• Live
    • Audio Only
  • google plus
  • facebook
  • twitter
News > Latin America

Brazil Considers Increasing Corruption Fine Against Odebrecht

  • Construction company Odebrecht is involved in Brazil's largest corruption scheme.

    Construction company Odebrecht is involved in Brazil's largest corruption scheme. | Photo: Reuters

Published 23 April 2017

The bribery scandal embroiling hundreds continues to affect the country and many of its top politicians.

The Brazilian government could increase the fines for corruption that construction company Odebrecht will pay as part of a multimillion-dollar agreement signed last year, the newspaper Folha de Sao Paulo reported Sunday.

Odebrecht Admits Bribes Continued Months After Probe Began

Odebrecht, once the largest construction company in Latin America, signed an agreement in December with Brazil, the United States and Switzerland to allow the company to continue operations and pay a record fine of US$3.5 billion.

But the Attorney General's office has said it is evaluating the agreement and could raise the fine from US$2.4 billion to Brazil, according to Folha de Sao Paulo.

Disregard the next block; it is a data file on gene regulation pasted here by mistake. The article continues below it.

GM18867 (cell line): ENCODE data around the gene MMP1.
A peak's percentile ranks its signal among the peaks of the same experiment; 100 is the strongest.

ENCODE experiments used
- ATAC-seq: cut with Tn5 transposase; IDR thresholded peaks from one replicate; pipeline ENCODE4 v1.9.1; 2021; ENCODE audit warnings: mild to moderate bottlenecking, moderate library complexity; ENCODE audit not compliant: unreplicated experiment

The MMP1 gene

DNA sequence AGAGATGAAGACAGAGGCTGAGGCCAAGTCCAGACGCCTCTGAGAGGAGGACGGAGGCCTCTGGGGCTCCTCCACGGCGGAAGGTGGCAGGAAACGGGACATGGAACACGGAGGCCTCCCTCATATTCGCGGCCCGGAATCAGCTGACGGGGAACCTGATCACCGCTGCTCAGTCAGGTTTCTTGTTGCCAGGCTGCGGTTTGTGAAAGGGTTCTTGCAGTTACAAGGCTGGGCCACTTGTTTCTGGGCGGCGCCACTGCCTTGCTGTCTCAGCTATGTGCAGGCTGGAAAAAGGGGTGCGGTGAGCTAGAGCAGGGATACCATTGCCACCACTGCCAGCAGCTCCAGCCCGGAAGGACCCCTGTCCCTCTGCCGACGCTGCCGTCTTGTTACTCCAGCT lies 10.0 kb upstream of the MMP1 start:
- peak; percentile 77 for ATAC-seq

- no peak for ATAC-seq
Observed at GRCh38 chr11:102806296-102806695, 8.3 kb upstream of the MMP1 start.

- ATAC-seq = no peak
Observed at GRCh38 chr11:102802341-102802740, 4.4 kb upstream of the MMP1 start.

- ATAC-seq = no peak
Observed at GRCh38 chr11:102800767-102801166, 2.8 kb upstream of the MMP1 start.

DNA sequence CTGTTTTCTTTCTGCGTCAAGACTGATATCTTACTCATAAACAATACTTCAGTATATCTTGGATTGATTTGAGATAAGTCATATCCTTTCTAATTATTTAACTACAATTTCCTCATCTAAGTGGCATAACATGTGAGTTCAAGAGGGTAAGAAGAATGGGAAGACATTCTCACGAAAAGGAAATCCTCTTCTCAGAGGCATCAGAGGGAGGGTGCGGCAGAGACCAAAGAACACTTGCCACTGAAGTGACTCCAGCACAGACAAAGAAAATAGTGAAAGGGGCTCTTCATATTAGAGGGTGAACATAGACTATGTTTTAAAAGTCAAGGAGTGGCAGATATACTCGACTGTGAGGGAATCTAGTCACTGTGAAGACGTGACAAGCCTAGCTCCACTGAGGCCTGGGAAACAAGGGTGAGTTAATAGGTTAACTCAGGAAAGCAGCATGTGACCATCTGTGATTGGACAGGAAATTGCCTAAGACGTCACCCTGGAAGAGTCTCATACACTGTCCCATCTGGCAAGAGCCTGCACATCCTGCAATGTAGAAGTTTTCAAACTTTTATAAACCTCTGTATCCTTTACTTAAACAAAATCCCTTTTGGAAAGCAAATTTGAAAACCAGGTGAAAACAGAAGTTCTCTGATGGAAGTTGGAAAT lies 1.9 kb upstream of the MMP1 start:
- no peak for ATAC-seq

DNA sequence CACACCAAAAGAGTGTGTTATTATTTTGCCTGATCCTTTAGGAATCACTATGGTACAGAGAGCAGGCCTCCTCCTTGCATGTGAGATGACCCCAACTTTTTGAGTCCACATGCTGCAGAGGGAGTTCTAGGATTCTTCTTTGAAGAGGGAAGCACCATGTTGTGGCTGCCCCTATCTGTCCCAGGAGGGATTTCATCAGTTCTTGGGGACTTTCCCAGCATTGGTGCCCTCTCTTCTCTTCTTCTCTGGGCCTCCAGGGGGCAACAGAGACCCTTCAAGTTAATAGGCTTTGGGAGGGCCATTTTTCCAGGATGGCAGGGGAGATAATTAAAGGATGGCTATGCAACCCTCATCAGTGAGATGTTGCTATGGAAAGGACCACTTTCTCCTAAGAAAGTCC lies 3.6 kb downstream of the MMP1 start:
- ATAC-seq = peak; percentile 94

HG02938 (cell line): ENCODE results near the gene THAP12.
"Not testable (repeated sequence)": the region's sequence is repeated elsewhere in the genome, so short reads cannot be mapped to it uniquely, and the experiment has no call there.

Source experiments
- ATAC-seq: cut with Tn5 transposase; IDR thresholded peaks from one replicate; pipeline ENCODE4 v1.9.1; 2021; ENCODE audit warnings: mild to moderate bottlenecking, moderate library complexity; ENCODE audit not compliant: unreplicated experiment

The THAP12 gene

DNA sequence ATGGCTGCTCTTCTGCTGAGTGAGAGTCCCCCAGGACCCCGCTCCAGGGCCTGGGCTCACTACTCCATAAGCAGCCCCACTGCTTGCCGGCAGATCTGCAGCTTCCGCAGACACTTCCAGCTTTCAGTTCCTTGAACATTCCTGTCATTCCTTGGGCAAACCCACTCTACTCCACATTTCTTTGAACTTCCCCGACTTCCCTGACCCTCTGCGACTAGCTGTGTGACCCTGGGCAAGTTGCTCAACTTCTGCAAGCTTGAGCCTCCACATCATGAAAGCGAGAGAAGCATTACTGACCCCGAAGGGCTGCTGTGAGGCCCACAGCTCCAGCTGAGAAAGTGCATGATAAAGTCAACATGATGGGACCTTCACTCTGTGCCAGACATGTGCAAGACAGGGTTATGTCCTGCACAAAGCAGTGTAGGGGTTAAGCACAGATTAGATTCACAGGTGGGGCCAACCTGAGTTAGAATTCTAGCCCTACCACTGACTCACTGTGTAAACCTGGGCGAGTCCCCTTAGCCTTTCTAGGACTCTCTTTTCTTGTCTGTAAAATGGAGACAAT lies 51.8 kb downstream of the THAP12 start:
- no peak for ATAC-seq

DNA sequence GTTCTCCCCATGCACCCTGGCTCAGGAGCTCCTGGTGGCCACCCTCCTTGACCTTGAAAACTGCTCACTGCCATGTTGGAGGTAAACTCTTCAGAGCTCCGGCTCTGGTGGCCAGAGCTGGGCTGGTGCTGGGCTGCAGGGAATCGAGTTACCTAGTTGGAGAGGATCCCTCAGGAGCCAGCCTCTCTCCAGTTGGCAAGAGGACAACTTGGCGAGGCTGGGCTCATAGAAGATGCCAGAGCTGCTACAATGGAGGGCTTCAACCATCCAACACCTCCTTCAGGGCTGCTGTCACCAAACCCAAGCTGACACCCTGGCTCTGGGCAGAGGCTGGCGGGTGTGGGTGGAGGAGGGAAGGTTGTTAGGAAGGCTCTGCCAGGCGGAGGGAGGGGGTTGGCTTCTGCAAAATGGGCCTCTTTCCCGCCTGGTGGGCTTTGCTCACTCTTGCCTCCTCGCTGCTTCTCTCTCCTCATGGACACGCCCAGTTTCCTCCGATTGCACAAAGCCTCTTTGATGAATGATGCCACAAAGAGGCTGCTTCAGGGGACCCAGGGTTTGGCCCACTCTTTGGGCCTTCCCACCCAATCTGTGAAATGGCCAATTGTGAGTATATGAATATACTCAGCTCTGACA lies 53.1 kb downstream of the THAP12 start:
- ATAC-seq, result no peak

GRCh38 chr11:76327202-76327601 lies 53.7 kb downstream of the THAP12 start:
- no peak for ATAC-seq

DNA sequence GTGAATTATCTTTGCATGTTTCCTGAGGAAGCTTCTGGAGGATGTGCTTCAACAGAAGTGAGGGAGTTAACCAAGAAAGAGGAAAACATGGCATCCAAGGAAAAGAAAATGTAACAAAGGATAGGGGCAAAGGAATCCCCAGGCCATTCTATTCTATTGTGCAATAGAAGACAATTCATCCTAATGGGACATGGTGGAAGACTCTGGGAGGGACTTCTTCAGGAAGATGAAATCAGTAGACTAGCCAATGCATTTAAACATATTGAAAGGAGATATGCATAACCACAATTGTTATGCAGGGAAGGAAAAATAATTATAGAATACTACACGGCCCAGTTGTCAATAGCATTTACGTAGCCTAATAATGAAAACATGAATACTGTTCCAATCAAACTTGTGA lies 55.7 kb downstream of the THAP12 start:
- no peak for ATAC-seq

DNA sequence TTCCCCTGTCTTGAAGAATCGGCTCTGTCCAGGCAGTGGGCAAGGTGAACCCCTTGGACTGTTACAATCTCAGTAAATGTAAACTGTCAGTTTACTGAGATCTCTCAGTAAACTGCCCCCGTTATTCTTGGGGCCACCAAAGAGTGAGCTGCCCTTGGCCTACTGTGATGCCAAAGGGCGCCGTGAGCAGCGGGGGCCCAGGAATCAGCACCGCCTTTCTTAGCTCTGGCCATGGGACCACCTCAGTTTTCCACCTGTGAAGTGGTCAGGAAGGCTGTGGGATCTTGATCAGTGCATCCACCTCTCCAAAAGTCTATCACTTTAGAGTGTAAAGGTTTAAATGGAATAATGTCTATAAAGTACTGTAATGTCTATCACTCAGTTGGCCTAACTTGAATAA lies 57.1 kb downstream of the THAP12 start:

The country's central anti-corruption investigations, known as Operation Car Wash, have put dozens of politicians and business elites on trial and even behind bars for bribes in the state-run oil company Petrobras.

Statements from Odebrecht officials revealed Monday that 12 governors received about US$16 million by the current exchange rate in illegal payments to their respective campaigns that were never disclosed to electoral authorities.

Brazil's Odebrecht Paid $3.3 Billion in Bribes over a Decade

Eight ministers — which represents nearly one-third of the president's cabinet — 29 senators of the 81 in the Senate, 40 lawmakers out of the 513 from the lower house, twelve governors and five former presidents have been accused of being part of the scheme.

As part of plea bargain deal for 77 Odebrecht employees who have admitted to paying millions of dollars in bribes, officials agreed to present a list of politicians connected to the scheme in order to reduce their own sentences.

Temer said Monday he expected some of his ministers to resign, but that he believed that wouldn't prevent his government from approving major economic reforms, such as the controversial labor and pension reforms currently under review.

Post with no comments.